Honouring Japanese Canadian History in Victoria

Andrea Mariko Grant, first published on the Nikkei Voice

Photo credits: Claressa Gordon-Suto

On April 26, 2024, new interpretative panels were unveiled at Esquimalt Gorge Park in Victoria, BC, illuminating Japanese Canadian history at the site.

Despite a gray and drizzling morning, it was standing room only at the event, with many members of the local Japanese Canadian community in attendance. The launch was sponsored by the Victoria Nikkei Cultural Society (VNCS) and the Past Wrongs, Future Choices (PWFC) project at the University of Victoria. It featured performances by the Furusato Dancers, a local Japanese folk dancing troupe, and accomplished pianist Shoko Inoue. Mayor of Esquimalt, Barb Desjardins, shared a few words, as did Tsugio Kurushima, president of the VNCS, and Dillon Takata, whose ancestors once owned the Japanese Teahouse and Garden that had flourished at the site. Michael Abe, PWFC project director, led the unveiling and took visitors on a tour of the garden.

Built in 1907, the Japanese Teahouse and Garden that once stood in the park was the first of its kind in Canada. The innovation of two Japanese Canadian entrepreneurs, Yoshijiro Kishida and Hayato Takata, it was the place to see and be seen in Victoria. Visitors could explore the Japanese-style gardens, which featured meandering pathways lined with bamboo, plants and stone lanterns imported from Japan, and serene ponds filled with goldfish. They could also dine at the Teahouse, which served English-style refreshments such as poached eggs on toast. During WWII, however, with the uprooting, internment, and dispossession of Japanese Canadians, the Japanese Teahouse and Garden was looted and destroyed. The garden that now exists at the park is not the original, but has been carefully restored through the years by the Japanese Canadian community and the Township of Esquimalt. In 2022, after a public campaign, a new Japanese Pavillon opened its door as a testament to this history.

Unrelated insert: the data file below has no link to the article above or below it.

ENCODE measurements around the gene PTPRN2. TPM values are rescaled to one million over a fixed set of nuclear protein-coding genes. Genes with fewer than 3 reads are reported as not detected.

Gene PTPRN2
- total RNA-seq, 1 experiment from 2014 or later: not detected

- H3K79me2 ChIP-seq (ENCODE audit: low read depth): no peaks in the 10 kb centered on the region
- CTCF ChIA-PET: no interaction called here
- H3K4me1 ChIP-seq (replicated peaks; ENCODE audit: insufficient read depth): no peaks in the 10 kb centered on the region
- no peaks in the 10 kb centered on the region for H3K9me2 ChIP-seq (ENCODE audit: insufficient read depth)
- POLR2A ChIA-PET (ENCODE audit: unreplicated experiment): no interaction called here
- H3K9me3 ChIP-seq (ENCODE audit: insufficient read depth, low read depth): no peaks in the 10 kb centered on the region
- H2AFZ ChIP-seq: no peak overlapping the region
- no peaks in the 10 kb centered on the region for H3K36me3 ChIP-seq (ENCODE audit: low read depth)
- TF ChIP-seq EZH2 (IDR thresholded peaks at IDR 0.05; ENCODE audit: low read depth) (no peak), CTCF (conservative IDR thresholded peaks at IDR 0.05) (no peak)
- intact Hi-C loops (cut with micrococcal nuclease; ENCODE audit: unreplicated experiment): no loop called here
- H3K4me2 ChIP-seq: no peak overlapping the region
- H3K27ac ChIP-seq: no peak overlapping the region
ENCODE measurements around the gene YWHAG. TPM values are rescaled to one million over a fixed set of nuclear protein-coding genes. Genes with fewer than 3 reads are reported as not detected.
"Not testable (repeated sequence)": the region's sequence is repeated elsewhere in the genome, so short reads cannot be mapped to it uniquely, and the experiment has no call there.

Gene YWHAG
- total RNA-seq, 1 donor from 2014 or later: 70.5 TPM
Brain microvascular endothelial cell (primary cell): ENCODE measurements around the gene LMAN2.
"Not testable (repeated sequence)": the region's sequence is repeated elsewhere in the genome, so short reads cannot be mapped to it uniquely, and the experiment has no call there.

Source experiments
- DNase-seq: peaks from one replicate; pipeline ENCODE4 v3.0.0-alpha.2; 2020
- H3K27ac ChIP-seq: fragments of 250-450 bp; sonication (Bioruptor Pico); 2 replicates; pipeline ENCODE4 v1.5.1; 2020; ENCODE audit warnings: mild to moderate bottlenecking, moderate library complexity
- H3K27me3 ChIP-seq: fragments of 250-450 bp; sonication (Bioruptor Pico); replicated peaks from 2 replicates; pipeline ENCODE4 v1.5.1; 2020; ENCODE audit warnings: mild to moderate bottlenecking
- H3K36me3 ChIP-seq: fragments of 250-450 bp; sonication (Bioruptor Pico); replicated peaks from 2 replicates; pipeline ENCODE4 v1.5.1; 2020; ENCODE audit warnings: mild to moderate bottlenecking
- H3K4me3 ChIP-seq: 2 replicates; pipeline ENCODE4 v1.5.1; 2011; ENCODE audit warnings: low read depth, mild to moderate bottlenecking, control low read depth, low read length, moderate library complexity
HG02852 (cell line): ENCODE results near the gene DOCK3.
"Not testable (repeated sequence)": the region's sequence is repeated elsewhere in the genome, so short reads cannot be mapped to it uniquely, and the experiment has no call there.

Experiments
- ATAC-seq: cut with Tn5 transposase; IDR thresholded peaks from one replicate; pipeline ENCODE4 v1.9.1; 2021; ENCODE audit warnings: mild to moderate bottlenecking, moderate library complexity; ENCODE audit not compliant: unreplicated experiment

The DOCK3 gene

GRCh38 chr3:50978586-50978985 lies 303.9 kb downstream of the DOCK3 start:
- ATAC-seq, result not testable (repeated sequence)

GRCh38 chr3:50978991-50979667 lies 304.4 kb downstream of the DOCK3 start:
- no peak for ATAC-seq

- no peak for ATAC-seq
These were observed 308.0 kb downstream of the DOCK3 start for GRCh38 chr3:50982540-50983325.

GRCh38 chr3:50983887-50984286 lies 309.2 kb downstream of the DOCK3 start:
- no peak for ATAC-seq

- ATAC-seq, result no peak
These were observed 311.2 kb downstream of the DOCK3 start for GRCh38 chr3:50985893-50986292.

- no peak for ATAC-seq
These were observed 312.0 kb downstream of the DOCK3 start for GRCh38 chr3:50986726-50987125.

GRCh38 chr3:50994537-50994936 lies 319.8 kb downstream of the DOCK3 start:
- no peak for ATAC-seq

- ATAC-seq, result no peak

Two new garden panels provide more details. One is dedicated to Isaburo Kishida, the gardener who designed the original garden. Isaburo had been invited to Victoria in 1907 by his son, Yoshijiro, and went on to design other Japanese gardens in Victoria that still exist to this day: the Japanese garden at Butchart Garden and the Japanese Garden at Royal Roads University. The other panel invites visitors to reimagine what the site once looked like, and includes a hand-drawn map and archival photos.

Additionally, two new panels now accompany displays inside the Pavillon. One, written by Dillon and his wife Lisa, explains the history of a piano that was once owned by Dillon’s great aunt, Toshie Takata. During the internment, she had left the piano in the care of family friends, the Stancils. Yet, in 1944, when the Takata family was relocated to Toronto, Toshie was forced to sell the piano to the Stancils as she couldn’t afford shipping costs. In 2019, Steven Lennon, a member of the Stancil family, heard about the campaign to rebuild the Teahouse and restored and returned the piano to Dillon. During the launch event, Inoue performed on this very piano. The second interior panel accompanies a new display of a teacup and milk pitcher. Both pieces date from the 1930s and had once been used at the Teahouse. Yet, as Dillon pointed out during the ceremony, since his family had never sold items from the Teahouse, both items had most likely been looted.